Book Review: No Country for Old Men

“Every moment in your life is a turning and every one a choosing. Somewhere you made a choice. All followed to this. The accounting is scrupulous. The shape is drawn. No line can be erased. I had no belief in your ability to move a coin to your bidding. How could you? A person’s path through the world seldom changes and even more seldom will it change abruptly. And the shape of your path was visible from the beginning.” – Anton Chigurh

The Coen Brothers are one of my favorite directors and I will fight the person  who says that their movies are crap and then, while the aforementioned is on the ground, I will explain to him, with reason, the artistic merits of their films. No Country for Old Men is one of my favorites and I have seen how the Coens investigated the brutality that men are capable of inflicting upon one another. At the end credits of the film, when I saw that the movie is based from a book by Cormac McCarthy, I immediately thought of buying the book afterwards and reading it.

First off, the book’s title came from the poem, Sailing to Byzantium, by William Butler Yeats. The poem is about the quest of man for immortality and paradise. Here is the stanza where the title of the book was mentioned:

That is no country for old men. The young
In one another’s arms, birds in the trees
– Those dying generations – at their song,
The salmon-falls, the mackerel-crowded seas,
Fish, flesh, or fowl, commend all summer long
Whatever is begotten, born, and dies.
Caught in that sensual music all neglect
Monuments of unageing intellect.

What I can say now, with conviction, after reading the novel is that the book is a bit better than the film. It affected me in ways that only great books can and I mused about the tragedy of the human condition for weeks on end after reading the novel. It is a very sad thought to know that humanity has almost an insatiable capability for violence and that we also have an unlimited capacity to endure evil. This has been going on ever since men discovered that they can make each other bleed . This has been happening all throughout our history and No Country for Old Men bears within its pages this simple truth of the human condition and destiny.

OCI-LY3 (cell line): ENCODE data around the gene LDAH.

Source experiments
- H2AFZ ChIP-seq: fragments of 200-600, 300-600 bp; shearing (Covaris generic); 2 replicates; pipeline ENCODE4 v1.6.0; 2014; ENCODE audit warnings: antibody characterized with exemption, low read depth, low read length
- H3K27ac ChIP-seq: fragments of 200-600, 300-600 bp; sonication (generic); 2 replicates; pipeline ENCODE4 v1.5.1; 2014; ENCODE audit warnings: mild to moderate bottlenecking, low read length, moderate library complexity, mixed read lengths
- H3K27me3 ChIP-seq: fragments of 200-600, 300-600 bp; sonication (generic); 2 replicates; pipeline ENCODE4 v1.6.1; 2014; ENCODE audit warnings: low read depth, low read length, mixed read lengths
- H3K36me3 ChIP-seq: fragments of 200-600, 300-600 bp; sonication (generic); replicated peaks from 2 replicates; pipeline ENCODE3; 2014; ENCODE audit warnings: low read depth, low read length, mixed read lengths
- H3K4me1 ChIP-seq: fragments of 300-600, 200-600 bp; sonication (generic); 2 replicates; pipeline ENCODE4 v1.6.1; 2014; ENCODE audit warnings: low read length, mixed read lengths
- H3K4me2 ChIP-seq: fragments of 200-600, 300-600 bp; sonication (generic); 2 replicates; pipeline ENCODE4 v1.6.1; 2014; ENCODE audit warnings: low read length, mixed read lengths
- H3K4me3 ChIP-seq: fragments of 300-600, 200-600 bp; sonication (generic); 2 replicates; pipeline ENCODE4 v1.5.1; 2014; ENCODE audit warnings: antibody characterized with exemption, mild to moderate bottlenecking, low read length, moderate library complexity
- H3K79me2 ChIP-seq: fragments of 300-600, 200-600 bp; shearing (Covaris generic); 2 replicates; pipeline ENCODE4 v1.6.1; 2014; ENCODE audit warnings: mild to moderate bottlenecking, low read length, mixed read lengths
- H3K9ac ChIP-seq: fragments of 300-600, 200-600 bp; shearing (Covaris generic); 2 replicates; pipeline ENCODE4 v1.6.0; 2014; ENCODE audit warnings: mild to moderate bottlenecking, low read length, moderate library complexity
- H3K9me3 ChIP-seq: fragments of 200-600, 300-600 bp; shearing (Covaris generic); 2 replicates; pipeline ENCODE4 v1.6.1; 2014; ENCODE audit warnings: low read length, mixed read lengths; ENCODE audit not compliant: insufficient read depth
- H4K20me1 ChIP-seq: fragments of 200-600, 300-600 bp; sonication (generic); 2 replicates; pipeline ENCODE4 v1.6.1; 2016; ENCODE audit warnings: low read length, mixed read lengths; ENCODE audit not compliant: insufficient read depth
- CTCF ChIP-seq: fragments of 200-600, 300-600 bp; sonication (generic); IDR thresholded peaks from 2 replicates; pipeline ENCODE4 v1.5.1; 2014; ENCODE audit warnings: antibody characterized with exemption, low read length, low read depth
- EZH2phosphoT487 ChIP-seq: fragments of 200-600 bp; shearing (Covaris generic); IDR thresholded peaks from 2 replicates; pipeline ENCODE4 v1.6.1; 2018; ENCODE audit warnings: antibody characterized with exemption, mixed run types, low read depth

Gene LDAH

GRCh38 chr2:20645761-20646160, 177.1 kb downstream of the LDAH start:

No Country for Old Men is the interwoven narrative about the life of three men after they are sucked into a miasmatic void caused by a failed drug deal. The characters are Llewelyn Moss, who found $2 million dollars after he stumbled on the site of the failed drug deal where everyone is dead or dying; Sheriff  Ed Tom Bell, tasked with investigating the drug deal; and Anton Chigurh, who is hired by a powerful crime boss to retrieve the money and the drugs from the scene where death rules supreme.

The book then becomes a sort of a triple-threat game of cat and mouse with one character running on the heels of another. At the center of the chase is Moss as he is caught between the tug-of-war battle of Chigurh and Bell. His life or death is dependent on who can reach him first or whether he can escape both entirely. In this way, the trajectory of the story is now dependent on the actions of the characters and at the end is the culmination of their actions while they were chasing and running away from each other.

The plot may seem as a simple story of good against evil. But what complicates the narrative is that being good in the novel is not always the best thing. This can be deduced from the monologues spoken by Bell about the place of morality in a world of evil; and from the internal thoughts of the characters as they try to rationalize their fates.  Reading such passages will have a profound effect on the reader as he/she internalizes what the characters are saying.